Similar to DC’s past imprints like Vertigo, Marvel has the MAX imprint that focuses on more mature content. One of the best to come out of that line was The Punisher MAX by Garth Ennis, Gregg Hurwitz, and Laurence Campbell. The first volume brings back a classic Punisher villain in the form of Microchip while pitting the titular antihero against two rival gangs in the middle of a bloody war.
Its first arc, Kitchen Irish, was also a comic book influence for the acclaimed MCU Daredevil TV series on NetflixThe Punisher MAX took place within the mainline Marvel canon but told a smaller-scale, isolated story that didn’t focus on crossing over with other major characters.
The MCU’s Infinity War and Endgame were loosely influenced by Jim Starlin’s The Infinity Gauntlet limited series. Starlin created the villainous Thanos back in the early ’70s, and over the years, the writer strung together multiple stories that ended up serving as a sprawling prelude to The Infinity Gauntlet.
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Its plot centered on Thanos having gathered all the Infinity Gems, leading him to a quest to erase half of all life to impress Mistress Death. However, his granddaughter, Nebula, stole the gauntlet, prompting the Titan to team up with the surviving heroes to stop her. The six-issue limited series became one of the most well-received and influential comics of the ’90s and spawned several sequels and spinoffs.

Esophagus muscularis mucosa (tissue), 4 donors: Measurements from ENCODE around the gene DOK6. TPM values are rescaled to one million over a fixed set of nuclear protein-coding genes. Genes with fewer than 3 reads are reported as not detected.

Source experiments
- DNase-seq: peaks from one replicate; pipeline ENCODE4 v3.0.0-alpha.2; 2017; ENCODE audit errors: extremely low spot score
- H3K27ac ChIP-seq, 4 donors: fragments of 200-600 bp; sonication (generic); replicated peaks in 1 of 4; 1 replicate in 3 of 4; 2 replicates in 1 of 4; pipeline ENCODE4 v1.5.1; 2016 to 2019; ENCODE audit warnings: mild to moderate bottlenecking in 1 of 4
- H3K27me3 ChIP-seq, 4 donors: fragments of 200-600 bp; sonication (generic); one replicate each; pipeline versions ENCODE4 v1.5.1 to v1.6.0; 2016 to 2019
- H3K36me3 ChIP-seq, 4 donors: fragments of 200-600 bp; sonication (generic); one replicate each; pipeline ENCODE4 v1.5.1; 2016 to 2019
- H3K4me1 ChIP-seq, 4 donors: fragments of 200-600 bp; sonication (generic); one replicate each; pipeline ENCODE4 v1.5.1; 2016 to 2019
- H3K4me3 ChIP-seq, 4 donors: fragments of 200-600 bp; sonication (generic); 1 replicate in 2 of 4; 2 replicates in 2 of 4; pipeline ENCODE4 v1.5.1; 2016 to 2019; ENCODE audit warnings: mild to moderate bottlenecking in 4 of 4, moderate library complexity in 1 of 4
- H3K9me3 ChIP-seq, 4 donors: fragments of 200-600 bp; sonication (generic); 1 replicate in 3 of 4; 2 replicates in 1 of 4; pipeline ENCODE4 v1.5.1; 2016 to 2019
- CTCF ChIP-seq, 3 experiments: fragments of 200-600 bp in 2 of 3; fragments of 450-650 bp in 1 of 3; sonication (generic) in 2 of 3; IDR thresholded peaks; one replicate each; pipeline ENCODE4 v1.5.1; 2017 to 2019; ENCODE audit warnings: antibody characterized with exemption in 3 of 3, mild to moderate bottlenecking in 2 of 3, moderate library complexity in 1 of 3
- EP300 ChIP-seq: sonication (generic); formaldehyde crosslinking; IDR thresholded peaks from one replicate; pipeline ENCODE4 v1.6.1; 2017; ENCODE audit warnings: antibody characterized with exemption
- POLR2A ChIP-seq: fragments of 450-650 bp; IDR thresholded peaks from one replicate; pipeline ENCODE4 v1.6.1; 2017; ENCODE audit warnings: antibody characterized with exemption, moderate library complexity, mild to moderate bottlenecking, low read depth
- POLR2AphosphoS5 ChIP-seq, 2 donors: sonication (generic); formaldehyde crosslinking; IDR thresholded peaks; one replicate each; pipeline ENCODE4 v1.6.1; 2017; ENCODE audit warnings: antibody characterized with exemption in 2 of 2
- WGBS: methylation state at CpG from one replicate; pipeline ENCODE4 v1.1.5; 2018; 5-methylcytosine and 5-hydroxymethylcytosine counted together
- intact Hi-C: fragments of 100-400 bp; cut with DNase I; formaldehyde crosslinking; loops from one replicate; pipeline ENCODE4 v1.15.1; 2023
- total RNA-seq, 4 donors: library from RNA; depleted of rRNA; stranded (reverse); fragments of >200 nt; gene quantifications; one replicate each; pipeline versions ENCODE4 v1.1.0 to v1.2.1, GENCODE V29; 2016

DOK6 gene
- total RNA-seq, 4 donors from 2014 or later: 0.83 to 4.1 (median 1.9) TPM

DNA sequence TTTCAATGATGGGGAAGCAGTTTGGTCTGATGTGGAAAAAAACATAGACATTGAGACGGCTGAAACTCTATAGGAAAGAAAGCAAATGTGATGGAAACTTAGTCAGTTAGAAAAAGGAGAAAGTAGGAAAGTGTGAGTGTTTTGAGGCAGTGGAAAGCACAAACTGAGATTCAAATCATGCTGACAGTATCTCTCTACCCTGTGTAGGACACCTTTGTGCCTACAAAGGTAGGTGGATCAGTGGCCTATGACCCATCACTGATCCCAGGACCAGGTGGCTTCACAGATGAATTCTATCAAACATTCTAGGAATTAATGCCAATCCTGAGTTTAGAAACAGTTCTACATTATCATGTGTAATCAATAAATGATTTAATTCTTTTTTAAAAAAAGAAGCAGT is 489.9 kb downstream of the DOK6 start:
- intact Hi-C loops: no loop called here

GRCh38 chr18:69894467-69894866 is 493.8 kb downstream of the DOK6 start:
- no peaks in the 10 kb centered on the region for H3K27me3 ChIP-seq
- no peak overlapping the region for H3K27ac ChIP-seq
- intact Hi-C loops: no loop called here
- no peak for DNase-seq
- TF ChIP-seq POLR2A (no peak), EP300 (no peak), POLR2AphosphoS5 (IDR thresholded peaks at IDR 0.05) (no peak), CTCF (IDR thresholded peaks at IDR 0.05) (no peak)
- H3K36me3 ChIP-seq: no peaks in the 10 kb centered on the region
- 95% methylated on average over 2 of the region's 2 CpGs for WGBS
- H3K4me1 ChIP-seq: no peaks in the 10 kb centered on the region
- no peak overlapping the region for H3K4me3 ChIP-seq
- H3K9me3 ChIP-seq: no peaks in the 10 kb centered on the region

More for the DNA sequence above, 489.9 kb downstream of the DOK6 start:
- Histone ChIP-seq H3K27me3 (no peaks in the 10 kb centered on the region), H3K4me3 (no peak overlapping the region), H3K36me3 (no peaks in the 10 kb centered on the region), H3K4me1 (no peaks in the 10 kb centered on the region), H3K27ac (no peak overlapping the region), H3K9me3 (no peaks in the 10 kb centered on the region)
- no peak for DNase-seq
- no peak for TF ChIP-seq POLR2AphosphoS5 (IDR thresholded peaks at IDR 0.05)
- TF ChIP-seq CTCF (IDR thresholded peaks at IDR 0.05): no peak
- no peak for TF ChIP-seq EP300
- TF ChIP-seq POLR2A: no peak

Writer Chris Claremont teamed up with fellow industry veteran Frank Miller on pencils for one of Wolverine’s best comic books. The duo was together in the first Wolverine series, which spanned a four-issue limited series. At this point, it chronicled Wolverine’s adventures in Japan facing off against the yakuza and high-profile Daredevil villains, The Hand.
Likewise, it also showed the X-Men superhero’s engagement with romantic interest Mariko Yashida, who belonged to Japan’s powerful Yashida crime family. This arc was an iconic one for the character, with it being the prime influence for 2013’s The Wolverine movie directed by James Mangold with Hugh Jackman leading.